By: Tom Gentile
on October 13th, 2023
When it come to options trading many option traders haven’t given consideration to how much they are willing to risk and or lose on their trades and this educational piece is here to provide a couple of considerations to help one preserve their capital in the world of options trading.
Today we got our first batch of earnings, and some came from the Financial sector. The securities JP Morgan Chase (NYSE: JPM) which came in at $4.33 vs. expectations of $3.89 and Wells Fargo (NYSE: WFC) reported eps of $1.39 vs. Expectations of $1.25 to name a couple.
Both gapped up on the open, ran higher only to reverse all or almost all of their gains for the day.
Why the Bearish Day in the Markets
Before I give you options traders or thinking about becoming option traders a couple ways to consider handling potential losses, let’s give a bit of insight as to the reversal day for the markets overall.
The University of Michigan’s closely watched ‘survey of consumers’ for October came out with a reading of 63, which was down from 68.1 in the prior month.
Another key part of the report is the measure of inflation expectations. The reported expectations of American’s for overall inflation over the next year jumped to 3.8% in October from 3.2% in the prior month.
Worry? Not Worry?
Some may have taken a bullish options trade on either or both of the financial securities mentioned, saw them bounce higher on the open and then by end of day have a bearish reversal day.
Options traders may be worried about what could happen to their money placed on the options trades.
The consideration I am about to provide are shown to educate everyone on ways to have their trade management established and the amount of money they know is at risk BEFORE they spend a penny on their options.
It also helps one set their option trade up, so they know their maximum risk and even better, know how to set up their position size, (amount of contracts) so they no if the worst thing that happens, losing 100% of their cost in the trade happens, it is only an agreed upon, by them, amount before they even opened the trade.
It is a style of trade management called Cost as Risk.
Cost as Risk
For your consideration
Here is a consideration for option traders on how to manage their options trading Risk / Reward:
There are actually two ways we see one can go about a stop loss.
- Use a percentage stop loss or
- Use one’s Cost as Risk
We teach and use case studies based on a theoretical 25K account in which no more than 2% is at risk on any given trade, meaning no more than $500 risk per trade. Whatever your starting account is will be up to you. The percentage risk per trade, 2% or more, is up to you.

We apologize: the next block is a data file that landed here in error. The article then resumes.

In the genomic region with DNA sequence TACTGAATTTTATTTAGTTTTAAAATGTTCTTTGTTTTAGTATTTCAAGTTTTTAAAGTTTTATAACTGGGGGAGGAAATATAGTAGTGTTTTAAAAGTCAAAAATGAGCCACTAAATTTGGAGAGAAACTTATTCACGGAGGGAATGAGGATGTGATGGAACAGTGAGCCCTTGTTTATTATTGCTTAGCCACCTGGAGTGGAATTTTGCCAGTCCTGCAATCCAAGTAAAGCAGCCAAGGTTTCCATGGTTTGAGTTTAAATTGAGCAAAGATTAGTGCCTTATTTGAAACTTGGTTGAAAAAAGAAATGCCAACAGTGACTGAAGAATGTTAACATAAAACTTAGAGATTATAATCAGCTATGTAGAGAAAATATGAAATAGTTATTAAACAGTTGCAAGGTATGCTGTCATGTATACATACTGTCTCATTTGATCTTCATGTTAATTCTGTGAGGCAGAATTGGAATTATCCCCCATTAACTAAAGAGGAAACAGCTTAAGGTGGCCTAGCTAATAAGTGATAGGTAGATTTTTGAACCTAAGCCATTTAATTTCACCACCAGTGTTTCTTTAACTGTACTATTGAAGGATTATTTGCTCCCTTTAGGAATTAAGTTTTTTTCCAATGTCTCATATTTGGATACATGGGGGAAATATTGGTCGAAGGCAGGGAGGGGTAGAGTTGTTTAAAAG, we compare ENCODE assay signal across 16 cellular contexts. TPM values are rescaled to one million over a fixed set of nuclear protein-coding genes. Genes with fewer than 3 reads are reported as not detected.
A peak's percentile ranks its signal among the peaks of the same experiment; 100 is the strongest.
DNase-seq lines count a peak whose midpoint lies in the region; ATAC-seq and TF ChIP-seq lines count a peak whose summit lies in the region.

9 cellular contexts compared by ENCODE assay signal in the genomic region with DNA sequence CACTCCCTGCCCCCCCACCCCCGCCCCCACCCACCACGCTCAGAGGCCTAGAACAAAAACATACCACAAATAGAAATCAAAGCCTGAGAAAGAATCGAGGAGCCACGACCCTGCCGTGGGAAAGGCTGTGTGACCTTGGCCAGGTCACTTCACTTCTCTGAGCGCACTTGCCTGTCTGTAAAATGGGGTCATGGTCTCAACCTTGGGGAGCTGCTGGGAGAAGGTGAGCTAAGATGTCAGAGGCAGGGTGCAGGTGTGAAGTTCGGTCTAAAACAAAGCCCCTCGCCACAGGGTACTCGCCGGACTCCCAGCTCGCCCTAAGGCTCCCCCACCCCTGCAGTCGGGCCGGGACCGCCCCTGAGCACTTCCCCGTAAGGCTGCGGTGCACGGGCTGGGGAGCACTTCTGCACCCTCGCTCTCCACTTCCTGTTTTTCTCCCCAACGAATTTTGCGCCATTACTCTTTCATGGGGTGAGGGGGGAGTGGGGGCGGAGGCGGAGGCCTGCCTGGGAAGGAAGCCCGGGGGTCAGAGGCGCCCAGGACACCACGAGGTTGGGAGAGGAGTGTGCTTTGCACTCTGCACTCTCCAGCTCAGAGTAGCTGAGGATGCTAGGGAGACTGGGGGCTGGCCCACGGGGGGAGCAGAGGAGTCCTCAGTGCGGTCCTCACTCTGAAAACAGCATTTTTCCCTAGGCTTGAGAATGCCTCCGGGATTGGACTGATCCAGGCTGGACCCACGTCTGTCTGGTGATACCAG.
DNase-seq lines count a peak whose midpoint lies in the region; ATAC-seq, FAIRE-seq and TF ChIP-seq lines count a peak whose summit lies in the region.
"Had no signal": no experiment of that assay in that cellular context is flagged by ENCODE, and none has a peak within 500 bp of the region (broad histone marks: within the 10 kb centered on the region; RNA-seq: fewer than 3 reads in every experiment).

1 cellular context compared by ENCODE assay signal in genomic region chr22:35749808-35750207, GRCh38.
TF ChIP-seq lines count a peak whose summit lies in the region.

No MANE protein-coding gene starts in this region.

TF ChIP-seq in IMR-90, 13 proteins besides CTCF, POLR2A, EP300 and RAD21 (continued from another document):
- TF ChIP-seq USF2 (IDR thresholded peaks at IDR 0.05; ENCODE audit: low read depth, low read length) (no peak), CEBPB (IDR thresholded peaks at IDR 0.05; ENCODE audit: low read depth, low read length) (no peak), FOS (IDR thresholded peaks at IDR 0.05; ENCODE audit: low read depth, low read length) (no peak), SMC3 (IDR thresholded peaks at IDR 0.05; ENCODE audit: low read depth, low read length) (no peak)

Stop Loss Percentage: If you go with a 50% stop loss rule that means one can set up a trade that costs $1,000 and at a 50% stop one would lose $500 but keep the remaining $500 to live to trade with another day.
Concern is, well let me ask you. How many times have you stopped out at a 50% stop only to see the trade turn around and work? Frustrating, right?
IMPORTANT NOTE: We are advocates of having an alert placed at your percentage stop loss price point rather than placing an ACTUAL stop loss. This way one is alerted their position’s value/risk, without the prospect of an options market maker seeing it on the books and taking it out.
Cost as Risk: how about spend only up to your acceptable max risk or up to $500 on the trade to begin with. You will have less contracts and therefore less profit potential, but you will not have an arbitrary stop loss percentage potentially taking you too soon if you are willing to risk the full $500.
This way the market and your position’s underlying security can bounce around all it wants and unless its value reaches zero you can maintain the trade and stay in it a bit longer, giving it a chance to work out.
It keeps you from having to over-manage it and all its gyrations as well, so less stress in your trading is also a benefit.
Position-Sizing: If you max risk is $500 and the cost of the option is $.50, that would allow one to ‘Open’ two contracts, equaling $500 cost.
Go with the one that suits your personality best.
App: Toms Option Tools
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Stock and options trading has large potential rewards, but also large potential risk.
You must be aware of the risks and be willing to accept them in order to invest in the stock and options market. Do not trade with money you cannot afford to lose.
This is neither an offer to buy/sell/ or recommend a particular stock or option.
Hypothetical or simulated performance results have certain inherent limitations. Unlike an actual performance record, simulated results do not represent actual trading. Also, since the trades have not been actually executed, the results may have under or overcompensated for the impact, if any, of certain market factors, such as lack of liquidity. Simulated trading programs in general are also subject to the fact that they are designed with hindsight.
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